The concept of games is one almost everyone in the United States is aware of. The history of gaming is rich, spanning from Milton Bradley board games to highly advanced, modern video games, all revolving around the primary goal of “entertainment.” Nowadays, however, that goal is changing.
Gamification is a modern term that has been popping up in many different fields lately. The experts at Bradley University recently published a piece stating that gamification can be used in counseling now, and technology’s slow, disruptive creep has ensured that gamification is finding its place in education as well — but how do you even start using such a method in the first place?
Gamification: Get In-The-Know
The true definition of gamification is the process of using game theory, design and thinking in a non-game context or environment — and it’s recently been shown to be pretty effective. Note: gamification is not the same as introducing games or activities to the classroom. Instead of adding games to something and calling it “gamified,” you’re actually using the principles of a game to augment success in non-game-related activities.
Such a process isn’t even that difficult when it comes to teaching because we already grade students; it’s really just a matter of converting the grade into something else like a level or experience points. Sure, it may seem like a lot at first, but most lesson plans are already built toward and within the framework of gamified theory, with segments, checkpoints, and ultimate goals. Use what’s already there and build upon it to create a sound gamified paradigm.
Executing the Gamified Process
Initial acquisition of knowledge may be half the battle, but there is still the matter of subsequently applying and executing the actual gamified process — which can be difficult if you personally aren’t familiar with games. If you are, on the other hand, look at some of your favorite games and how they reward you, motivate you, and drive you to keep playing and/or complete them. Utilize those motivations and their mechanisms to drive your own lesson plans and modules forward. If you’re not a gamer, take a look at this classroom syllabus that bases the design of the course on a role-playing game (RPG).
Overall, you need to start thinking about your classes in terms of gamified theory: What rewards can be obtained? How can you provide interesting and meaningful choices? Can you name your projects to be something that will catch their attention? All of these can radically alter whether students will get involved in the project or not. After all, if they have to read a novel and then write a review for it, you can spice up the droll “work” by applying a challenge: the more students answer comprehension questions correctly, the more “HP” a fictional boss loses. If they “slay” the boss, the whole class wins a prize. Think about it: reading doesn’t sound nearly as fun as getting to slay an epic boss monster by supplying the exact knowledge they need to be able to kill it.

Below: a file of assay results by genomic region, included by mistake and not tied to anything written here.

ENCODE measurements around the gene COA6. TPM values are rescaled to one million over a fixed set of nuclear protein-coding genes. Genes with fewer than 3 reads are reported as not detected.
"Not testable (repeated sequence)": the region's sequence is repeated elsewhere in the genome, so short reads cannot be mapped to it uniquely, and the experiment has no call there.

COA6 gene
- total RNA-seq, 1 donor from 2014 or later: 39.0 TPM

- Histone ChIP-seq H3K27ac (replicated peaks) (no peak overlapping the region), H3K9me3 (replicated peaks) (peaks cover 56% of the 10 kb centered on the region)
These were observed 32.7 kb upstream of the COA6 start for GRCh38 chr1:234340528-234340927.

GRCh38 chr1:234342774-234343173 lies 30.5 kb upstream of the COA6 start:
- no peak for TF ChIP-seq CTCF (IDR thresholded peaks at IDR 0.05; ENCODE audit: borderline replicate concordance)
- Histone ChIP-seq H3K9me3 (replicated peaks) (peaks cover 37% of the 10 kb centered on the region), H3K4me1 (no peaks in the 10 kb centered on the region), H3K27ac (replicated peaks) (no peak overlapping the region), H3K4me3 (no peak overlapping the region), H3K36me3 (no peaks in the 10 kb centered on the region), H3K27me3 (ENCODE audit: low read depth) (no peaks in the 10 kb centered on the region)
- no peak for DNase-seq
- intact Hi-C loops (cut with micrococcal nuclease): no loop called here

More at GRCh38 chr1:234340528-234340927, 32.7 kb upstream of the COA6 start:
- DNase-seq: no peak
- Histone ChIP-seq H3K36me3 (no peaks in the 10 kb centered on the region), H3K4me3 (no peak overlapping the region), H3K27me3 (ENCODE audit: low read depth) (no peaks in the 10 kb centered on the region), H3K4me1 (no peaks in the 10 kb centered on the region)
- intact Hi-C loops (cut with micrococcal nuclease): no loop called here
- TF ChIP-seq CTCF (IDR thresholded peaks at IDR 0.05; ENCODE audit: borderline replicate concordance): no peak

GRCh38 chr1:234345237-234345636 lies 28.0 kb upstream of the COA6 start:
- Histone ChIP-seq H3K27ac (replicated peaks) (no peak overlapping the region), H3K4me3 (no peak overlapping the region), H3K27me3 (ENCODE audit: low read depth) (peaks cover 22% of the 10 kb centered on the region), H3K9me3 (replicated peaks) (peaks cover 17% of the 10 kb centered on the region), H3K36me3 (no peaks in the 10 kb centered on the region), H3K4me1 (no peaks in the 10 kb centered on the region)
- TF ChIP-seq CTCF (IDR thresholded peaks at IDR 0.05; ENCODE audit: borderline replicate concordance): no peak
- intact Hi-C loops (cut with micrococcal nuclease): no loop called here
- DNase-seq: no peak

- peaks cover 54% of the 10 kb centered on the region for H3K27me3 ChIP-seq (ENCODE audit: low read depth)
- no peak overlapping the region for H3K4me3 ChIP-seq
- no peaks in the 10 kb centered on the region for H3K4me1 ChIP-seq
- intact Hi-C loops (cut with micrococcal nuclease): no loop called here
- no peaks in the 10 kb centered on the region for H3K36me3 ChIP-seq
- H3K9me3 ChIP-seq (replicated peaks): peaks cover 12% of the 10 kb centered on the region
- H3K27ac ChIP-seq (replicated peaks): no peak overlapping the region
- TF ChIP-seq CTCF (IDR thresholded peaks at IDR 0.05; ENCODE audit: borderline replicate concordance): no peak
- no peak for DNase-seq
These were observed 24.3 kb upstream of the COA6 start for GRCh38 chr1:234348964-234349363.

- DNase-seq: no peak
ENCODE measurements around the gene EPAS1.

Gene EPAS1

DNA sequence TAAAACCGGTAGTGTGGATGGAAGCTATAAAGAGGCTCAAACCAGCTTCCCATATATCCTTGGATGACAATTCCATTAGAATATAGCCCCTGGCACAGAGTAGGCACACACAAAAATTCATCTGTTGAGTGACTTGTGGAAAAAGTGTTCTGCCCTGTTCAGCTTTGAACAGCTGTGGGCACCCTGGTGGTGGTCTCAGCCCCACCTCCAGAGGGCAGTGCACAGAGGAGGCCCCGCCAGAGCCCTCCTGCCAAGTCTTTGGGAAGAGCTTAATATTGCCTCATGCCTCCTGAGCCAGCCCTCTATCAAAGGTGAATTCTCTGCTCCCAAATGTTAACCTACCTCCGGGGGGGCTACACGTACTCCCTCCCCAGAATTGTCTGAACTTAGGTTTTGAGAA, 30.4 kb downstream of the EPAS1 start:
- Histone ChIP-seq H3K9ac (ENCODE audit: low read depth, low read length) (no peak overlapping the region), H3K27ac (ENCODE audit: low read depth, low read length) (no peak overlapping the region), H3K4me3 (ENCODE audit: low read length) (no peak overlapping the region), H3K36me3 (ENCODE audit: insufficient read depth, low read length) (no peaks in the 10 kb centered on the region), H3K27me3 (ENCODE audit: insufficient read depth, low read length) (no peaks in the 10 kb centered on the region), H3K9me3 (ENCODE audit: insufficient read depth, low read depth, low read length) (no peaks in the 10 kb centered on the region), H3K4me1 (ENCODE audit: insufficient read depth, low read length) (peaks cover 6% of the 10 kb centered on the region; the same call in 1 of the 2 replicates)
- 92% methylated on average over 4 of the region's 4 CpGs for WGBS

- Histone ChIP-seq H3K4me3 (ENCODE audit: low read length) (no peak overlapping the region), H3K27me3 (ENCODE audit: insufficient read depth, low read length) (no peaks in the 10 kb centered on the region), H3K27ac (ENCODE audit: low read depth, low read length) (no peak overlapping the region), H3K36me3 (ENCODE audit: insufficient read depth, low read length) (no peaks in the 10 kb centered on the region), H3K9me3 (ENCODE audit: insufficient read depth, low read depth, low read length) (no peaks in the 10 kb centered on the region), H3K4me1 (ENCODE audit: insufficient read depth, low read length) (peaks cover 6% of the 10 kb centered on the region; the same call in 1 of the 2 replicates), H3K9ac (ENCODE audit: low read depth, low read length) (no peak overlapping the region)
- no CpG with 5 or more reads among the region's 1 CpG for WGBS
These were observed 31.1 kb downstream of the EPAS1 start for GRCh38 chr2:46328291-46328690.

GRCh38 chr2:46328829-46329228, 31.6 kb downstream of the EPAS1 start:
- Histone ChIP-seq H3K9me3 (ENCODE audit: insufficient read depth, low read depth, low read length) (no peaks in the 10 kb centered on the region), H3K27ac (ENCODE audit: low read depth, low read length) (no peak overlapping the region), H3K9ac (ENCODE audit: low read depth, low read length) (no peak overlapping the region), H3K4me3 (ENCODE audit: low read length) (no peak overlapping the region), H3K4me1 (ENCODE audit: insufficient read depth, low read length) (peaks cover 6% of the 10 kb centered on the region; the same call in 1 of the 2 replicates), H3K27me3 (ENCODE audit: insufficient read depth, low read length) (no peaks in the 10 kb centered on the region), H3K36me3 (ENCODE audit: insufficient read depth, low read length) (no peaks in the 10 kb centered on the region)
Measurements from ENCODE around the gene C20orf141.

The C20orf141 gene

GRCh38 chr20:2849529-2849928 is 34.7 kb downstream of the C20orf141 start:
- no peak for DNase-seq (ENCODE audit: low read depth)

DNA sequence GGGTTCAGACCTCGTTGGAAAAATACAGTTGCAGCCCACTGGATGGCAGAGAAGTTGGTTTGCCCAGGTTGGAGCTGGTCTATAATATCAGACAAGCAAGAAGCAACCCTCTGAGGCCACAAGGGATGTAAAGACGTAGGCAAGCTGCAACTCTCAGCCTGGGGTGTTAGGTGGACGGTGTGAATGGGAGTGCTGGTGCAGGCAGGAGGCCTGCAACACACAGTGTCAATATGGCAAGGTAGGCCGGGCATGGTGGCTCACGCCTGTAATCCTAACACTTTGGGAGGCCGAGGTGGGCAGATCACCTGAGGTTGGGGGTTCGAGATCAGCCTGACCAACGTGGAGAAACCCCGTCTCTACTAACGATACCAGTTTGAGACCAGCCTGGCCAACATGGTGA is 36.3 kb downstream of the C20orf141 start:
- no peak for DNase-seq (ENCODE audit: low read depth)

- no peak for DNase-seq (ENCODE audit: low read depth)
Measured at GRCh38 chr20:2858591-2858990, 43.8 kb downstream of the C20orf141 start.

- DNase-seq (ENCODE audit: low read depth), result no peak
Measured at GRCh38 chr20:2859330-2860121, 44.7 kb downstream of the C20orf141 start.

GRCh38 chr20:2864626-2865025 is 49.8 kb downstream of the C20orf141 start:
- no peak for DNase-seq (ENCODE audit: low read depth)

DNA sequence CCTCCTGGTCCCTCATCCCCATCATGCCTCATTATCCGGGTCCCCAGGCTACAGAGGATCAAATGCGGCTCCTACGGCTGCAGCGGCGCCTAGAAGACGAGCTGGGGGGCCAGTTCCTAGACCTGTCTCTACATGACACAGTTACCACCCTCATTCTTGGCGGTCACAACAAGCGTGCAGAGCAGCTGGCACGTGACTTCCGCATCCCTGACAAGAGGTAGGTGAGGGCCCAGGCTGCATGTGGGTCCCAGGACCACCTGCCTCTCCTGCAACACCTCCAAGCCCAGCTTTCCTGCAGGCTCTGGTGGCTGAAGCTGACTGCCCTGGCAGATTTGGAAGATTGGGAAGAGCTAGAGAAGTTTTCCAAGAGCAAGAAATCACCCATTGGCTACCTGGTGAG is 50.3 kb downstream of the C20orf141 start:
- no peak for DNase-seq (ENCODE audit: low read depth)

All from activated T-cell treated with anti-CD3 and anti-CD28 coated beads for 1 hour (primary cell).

You can also produce some natural competition between groups by grouping the students up, letting them decide on a group name, and providing prizes at the end for the group that did the best. This was an effective strategy that you actually see in books like Harry Potter. Points for Gryffindor, anyone?
It may seem like a stretch, but there are elements of life and learning that can be found in games and taught via gamified theory. For example, the concept of “grinding” has long been understood in the gaming to mean “activities that are a chore to do, but provide a reward in the end.” This is a lot like work in the classroom, or homework, that many students don’t want to do. The reward is a good education, and this isn’t instantly gratifying — so many students don’t want to engage in the “grind.” By gamifying our classrooms, we are providing short-term motivation and delivering long-term reward.
There are quite a collection of methods that you can use to go about gamifying your classroom, and most of them don’t take even require deep knowledge of games, but rather a basic background of “knowing what games do.” On top of that, while technology deployment is optional to classroom gamification efforts, opting for it will generally help rather than hinder. In fact, Regis College reports that “videoconferencing, robotic telepresence, and gamification are … becoming more popular” because of online courses and the inherent technological ties between. Use technology wherever possible to make your job easier.
While this is just a crash course in bolstering motivation through gamification, the process is just as much trial-and-error just as much as it is picture-perfect planning. Do your best, refine your process, and encourage your students to do the same — you’ll see motivation rising in no time!